1. Work Delivery — this is where most current Agile efforts happen. The goal is to get end product done and verified (tested) in small batches within time-boxed periods.

Use visual representation of work to monitor progress and issues, most often a Kanban board or task board to represent current work and its status serves the purpose.

  1. Work Validation

Finally, the inspect and adapt step that is standard in all Agile frameworks. Use frequent demonstrations and retrospectives to improve transparency and to drive continuous improvement. Should validate that what we’re delivering is value to our customer as verify that our process is effective. Again, capture the result of each work validation cycle in a visual format that feeds back into the ideation step.




Agile MVP Model

The Agile MVP model is a light-weight framework that is designed to apply the essence of Lean-Agile principles to deliver value for any type of work activity or process.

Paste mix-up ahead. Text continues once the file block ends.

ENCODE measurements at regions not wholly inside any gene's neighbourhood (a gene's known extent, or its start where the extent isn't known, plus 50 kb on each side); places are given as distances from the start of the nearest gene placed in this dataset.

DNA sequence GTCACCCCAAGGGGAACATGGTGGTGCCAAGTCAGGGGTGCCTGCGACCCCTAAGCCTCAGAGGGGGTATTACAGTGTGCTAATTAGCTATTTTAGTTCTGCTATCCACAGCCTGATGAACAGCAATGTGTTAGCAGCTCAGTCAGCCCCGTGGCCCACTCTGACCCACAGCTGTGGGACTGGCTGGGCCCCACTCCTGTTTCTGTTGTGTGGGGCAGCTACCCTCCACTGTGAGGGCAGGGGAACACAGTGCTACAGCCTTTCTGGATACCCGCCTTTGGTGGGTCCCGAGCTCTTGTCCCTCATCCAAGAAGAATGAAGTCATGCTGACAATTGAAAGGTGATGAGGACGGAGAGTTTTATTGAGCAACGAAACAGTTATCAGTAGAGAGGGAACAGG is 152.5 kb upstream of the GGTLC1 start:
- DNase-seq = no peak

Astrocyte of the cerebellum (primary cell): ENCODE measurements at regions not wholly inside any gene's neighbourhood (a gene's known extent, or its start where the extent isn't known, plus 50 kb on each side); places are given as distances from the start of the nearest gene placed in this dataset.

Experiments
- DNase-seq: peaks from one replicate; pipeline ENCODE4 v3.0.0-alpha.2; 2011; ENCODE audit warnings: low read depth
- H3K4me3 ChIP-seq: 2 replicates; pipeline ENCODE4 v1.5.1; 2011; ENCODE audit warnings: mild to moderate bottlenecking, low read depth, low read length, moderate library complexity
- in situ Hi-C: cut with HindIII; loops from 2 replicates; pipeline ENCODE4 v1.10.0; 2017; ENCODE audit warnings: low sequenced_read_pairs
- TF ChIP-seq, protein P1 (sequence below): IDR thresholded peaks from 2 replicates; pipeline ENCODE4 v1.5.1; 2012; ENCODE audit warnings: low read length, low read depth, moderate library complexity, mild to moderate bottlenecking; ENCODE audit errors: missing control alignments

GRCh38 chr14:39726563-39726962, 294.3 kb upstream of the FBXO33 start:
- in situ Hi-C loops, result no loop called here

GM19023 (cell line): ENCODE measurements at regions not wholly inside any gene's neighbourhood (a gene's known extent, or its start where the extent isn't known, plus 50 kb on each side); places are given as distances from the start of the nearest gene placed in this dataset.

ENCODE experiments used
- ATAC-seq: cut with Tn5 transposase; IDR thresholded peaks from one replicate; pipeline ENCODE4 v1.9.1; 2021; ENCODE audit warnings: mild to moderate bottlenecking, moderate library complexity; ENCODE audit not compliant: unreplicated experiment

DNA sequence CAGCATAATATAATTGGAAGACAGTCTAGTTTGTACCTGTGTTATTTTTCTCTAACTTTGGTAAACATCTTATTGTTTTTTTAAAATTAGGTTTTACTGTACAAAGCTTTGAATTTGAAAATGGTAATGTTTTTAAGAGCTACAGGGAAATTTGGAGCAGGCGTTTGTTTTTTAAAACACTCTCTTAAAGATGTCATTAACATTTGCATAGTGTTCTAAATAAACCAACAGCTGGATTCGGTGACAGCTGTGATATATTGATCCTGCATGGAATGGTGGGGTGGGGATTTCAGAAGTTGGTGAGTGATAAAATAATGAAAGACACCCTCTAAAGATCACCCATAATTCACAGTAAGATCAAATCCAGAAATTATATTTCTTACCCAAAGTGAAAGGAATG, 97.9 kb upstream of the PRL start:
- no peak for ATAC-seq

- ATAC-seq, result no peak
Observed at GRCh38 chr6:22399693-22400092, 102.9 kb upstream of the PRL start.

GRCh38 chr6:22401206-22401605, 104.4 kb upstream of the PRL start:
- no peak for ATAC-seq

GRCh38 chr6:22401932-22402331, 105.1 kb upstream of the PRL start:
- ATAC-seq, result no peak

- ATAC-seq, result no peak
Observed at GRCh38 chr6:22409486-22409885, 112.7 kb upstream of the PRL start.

This model is a distillation of work I’ve done over the years, though I’ve only recently combined and refined the components into a cohesive whole.

The basic question this model answers: what would be the ideal way for me to do my work, if I could do it in the most Agile way. The what and how really boils down to maximizing the percentage of value-added work on my work and minimizing the level of resource commitment/cost on the client’s behalf.

As you will note, there is no mention of project in this model or of information technology. And that is quite deliberate.

One of my pet peeves as an Agile coach is the myth that Agile is an “alternate project management method”. This myth is often reinforced in the federal space, since most Agile coaching contracts are embedded within the project management division or aligned with a specific software development project.

And even though the Agile manifesto specifically refers to software development, there is nothing in the core Agile values that is specific to information technology.

So I’ve always operated from the conviction that just because Agile’s most visible successes have been within the domain of software development projects, that doesn’t mean that Agile is limited to those domains. After all, Agile to me is “early and frequent delivery of incremental business value”. And that concept can be applied to any activity or process, even thinking!